The position of Azerbaijan towards the resolution of the conflict is consistent and is reflected in the Memorandum that was distributed among participating States at this Ministerial Council (SEC.DEL/575/19). Let me remind, that the conflict resolution process is based on a step-by-step approach. This approach has no alternative because it is based on the related UN Security Council resolutions and the OSCE decisions, in particular the Budapest Summit decision of 1994, which form the only legal framework for a political settlement of the conflict.

The first step shall be the elimination of the major consequences of the conflict, thus ensuring immediate, complete and unconditional withdrawal of the armed forces of Armenia from the Nagorno-Karabakh region and other occupied territories of Azerbaijan, to be followed by the return of the displaced Azerbaijani population to their homes and properties in safety and dignity, including into the Nagorno-Karabakh region, opening of all communications in the region for mutual use and rehabilitation and economic development of these territories.

Withdrawal of Armenian troops from Azerbaijani lands will provide a good opportunity to elaborate and define the status of self-rule for the population of the Nagorno-Karabakh region within Azerbaijan, in accordance with the Constitution and legislation of Azerbaijan. Such a status must ensure peaceful coexistence of the Armenian and Azerbaijani communities of the region and guarantee full enjoyment by all of human rights and fundamental freedoms on an equal and non-discriminatory basis.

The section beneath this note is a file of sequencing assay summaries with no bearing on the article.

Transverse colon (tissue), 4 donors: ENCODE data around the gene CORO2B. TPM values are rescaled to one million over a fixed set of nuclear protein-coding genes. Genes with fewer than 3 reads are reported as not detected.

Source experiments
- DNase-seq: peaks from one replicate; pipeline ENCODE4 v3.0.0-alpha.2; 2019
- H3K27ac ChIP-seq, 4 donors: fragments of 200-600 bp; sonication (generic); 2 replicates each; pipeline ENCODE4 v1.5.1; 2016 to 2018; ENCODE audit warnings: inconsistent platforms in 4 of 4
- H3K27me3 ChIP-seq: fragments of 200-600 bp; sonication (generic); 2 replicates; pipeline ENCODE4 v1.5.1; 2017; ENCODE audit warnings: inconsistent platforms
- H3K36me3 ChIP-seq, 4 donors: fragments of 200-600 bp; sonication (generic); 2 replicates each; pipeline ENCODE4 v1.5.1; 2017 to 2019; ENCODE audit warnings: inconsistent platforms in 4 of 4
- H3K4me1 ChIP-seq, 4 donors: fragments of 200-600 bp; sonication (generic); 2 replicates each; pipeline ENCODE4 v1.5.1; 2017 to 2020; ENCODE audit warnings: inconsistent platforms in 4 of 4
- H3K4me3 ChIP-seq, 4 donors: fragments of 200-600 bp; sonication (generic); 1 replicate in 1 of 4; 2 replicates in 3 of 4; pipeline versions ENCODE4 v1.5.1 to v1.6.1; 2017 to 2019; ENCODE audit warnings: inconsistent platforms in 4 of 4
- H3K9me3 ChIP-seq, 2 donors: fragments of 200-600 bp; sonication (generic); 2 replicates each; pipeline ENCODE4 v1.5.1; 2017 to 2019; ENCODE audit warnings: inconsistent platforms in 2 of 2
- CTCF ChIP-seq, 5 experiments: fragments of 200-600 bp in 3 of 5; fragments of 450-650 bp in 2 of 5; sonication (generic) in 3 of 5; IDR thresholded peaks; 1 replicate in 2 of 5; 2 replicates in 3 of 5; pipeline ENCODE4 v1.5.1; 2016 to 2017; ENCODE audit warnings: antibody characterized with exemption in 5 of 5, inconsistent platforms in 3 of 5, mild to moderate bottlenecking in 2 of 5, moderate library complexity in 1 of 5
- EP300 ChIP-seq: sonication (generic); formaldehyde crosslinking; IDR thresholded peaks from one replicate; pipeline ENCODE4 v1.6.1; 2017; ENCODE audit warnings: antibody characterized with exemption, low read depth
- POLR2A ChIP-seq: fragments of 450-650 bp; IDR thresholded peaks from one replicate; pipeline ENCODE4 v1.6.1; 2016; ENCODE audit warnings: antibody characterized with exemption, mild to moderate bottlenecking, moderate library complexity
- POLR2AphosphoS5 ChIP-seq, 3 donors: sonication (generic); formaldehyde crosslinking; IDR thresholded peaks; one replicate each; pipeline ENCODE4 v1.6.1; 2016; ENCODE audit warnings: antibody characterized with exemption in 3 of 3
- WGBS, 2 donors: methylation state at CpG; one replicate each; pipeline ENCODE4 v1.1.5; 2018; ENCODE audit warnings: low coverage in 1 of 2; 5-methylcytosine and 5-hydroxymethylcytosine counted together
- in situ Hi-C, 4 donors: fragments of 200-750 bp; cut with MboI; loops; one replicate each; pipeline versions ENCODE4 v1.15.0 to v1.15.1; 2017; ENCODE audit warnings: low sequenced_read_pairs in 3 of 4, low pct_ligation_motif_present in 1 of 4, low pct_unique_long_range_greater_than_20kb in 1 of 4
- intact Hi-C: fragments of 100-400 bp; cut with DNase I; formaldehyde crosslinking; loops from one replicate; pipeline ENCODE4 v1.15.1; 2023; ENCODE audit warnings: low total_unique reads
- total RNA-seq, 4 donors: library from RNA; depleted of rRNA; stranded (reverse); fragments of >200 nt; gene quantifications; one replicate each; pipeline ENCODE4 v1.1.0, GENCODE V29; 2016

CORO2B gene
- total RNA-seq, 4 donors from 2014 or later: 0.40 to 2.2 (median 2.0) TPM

The definition of the status shall take place in peaceful conditions through a legitimate process with direct, full and equal participation of the population of the Nagorno-Karabakh region of Azerbaijan, namely, the Armenian and Azerbaijani communities, and in their interaction with the Government of Azerbaijan exclusively in the framework of the Constitution of the Republic of Azerbaijan.

Armenia’s persistent attempt to put forward the issue of status is contrary to the decisions of OSCE endorsed by the UN Security Council resolutions and essentially is a blow to the peace process and to the mandate of the Minsk Group Co-Chairmen.

The resolution of the conflict is possible only on the basis of the sovereignty and territorial integrity of Azerbaijan within its internationally recognized borders. The military occupation of the territory of Azerbaijan does not represent a solution and will never produce a political outcome desired by Armenia.

Azerbaijan remains committed to the conflict settlement process based on this understanding.

Thank you.